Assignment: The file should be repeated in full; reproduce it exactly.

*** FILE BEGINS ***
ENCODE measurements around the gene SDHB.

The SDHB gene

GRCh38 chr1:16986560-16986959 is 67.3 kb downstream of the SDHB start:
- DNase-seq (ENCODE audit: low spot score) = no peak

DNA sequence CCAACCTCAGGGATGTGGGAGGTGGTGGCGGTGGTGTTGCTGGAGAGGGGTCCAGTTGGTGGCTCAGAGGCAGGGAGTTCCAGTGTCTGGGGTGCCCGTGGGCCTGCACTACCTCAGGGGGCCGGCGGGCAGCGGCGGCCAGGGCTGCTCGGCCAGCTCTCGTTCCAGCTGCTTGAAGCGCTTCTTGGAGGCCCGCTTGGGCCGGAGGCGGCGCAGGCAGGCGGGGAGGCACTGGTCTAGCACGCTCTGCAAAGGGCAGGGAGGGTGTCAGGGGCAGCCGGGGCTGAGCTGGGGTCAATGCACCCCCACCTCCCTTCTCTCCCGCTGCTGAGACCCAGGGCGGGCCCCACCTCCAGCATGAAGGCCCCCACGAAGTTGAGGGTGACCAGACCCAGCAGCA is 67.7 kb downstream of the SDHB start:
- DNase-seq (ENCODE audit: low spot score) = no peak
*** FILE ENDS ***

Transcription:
ENCODE measurements around the gene SDHB.

The SDHB gene

GRCh38 chr1:16986560-16986959 is 67.3 kb downstream of the SDHB start:
- DNase-seq (ENCODE audit: low spot score) = no peak

DNA sequence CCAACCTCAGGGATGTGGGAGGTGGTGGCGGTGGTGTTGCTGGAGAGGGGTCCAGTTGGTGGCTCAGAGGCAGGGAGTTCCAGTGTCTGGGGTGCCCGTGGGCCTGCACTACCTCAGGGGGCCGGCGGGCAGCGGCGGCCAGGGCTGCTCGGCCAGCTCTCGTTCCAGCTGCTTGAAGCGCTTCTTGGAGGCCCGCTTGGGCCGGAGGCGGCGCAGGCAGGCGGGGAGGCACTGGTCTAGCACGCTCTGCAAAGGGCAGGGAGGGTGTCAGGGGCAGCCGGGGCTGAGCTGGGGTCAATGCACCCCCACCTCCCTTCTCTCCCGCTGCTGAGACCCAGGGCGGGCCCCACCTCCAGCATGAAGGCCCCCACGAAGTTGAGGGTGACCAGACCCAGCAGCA is 67.7 kb downstream of the SDHB start:
- DNase-seq (ENCODE audit: low spot score) = no peak